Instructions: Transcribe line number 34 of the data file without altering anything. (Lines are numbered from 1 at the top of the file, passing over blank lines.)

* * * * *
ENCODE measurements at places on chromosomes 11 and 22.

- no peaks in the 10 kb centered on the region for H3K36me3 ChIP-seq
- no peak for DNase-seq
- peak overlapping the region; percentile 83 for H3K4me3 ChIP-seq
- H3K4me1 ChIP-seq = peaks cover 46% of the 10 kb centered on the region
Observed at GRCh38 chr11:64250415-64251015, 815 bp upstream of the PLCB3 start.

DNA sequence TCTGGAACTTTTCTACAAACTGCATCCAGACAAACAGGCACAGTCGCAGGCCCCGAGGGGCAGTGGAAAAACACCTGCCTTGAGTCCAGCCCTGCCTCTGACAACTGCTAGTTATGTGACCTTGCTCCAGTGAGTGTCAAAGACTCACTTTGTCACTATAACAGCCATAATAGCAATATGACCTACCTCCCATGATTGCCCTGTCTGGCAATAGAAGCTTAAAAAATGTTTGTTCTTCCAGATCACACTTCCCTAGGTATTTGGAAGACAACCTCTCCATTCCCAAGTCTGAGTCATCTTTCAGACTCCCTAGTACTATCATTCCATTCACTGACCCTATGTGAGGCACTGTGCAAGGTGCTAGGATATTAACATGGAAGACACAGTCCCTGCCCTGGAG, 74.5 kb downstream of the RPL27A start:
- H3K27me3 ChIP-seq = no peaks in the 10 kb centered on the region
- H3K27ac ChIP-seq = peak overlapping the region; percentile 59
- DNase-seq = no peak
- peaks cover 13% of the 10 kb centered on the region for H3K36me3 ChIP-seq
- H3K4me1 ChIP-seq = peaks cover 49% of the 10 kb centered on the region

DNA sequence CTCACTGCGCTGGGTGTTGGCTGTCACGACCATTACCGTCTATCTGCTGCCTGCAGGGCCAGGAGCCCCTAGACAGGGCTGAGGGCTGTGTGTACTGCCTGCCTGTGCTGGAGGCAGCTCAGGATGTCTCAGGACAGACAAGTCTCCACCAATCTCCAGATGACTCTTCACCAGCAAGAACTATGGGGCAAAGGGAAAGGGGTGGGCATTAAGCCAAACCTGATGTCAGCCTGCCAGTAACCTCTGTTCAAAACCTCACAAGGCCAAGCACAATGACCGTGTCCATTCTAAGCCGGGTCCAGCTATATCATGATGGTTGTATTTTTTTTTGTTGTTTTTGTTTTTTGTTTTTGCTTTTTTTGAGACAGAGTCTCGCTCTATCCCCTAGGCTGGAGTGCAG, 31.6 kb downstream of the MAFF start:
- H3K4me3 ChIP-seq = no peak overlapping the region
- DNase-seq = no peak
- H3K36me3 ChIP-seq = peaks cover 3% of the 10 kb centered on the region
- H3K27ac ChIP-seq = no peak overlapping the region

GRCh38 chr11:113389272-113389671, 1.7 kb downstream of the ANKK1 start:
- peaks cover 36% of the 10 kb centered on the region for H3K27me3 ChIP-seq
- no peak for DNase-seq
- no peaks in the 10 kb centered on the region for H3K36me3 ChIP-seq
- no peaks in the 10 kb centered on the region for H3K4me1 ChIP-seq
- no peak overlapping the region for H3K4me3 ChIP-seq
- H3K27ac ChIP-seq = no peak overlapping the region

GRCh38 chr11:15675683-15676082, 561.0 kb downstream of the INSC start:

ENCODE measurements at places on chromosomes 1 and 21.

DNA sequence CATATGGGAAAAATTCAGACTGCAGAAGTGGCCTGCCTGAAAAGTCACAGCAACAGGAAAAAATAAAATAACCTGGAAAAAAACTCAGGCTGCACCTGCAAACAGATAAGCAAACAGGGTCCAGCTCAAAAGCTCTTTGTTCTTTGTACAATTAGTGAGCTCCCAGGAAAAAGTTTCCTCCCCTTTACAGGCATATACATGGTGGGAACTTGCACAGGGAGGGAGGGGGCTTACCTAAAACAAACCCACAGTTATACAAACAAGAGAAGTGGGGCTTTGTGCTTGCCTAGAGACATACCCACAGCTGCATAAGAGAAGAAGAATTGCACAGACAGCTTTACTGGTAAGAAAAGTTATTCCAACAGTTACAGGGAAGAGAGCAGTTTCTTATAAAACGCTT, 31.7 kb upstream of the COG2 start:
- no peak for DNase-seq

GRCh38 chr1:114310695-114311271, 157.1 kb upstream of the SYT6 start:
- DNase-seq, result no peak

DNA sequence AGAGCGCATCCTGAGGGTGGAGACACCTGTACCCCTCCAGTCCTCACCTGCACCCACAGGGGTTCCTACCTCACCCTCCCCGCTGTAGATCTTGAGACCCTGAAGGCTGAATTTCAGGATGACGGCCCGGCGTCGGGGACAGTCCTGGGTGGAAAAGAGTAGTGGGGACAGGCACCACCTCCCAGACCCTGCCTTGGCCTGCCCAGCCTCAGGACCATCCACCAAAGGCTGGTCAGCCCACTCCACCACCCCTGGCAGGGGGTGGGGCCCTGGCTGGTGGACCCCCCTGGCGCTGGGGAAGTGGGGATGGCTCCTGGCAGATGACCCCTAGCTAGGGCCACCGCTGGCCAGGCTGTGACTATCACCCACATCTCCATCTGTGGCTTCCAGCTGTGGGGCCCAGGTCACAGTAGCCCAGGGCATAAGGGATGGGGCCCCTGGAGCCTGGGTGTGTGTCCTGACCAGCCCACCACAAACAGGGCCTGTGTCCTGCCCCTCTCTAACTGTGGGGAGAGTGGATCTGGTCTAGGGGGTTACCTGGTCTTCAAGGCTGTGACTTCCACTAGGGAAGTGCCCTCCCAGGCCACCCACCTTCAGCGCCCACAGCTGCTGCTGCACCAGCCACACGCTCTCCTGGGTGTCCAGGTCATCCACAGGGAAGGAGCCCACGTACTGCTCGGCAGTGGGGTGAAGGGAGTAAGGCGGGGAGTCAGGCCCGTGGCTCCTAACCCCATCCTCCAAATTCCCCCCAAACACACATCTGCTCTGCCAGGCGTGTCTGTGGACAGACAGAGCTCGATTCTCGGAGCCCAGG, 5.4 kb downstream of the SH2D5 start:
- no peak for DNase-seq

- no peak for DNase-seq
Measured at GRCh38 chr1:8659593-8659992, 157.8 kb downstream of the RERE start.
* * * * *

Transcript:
Measured at GRCh38 chr1:8659593-8659992, 157.8 kb downstream of the RERE start.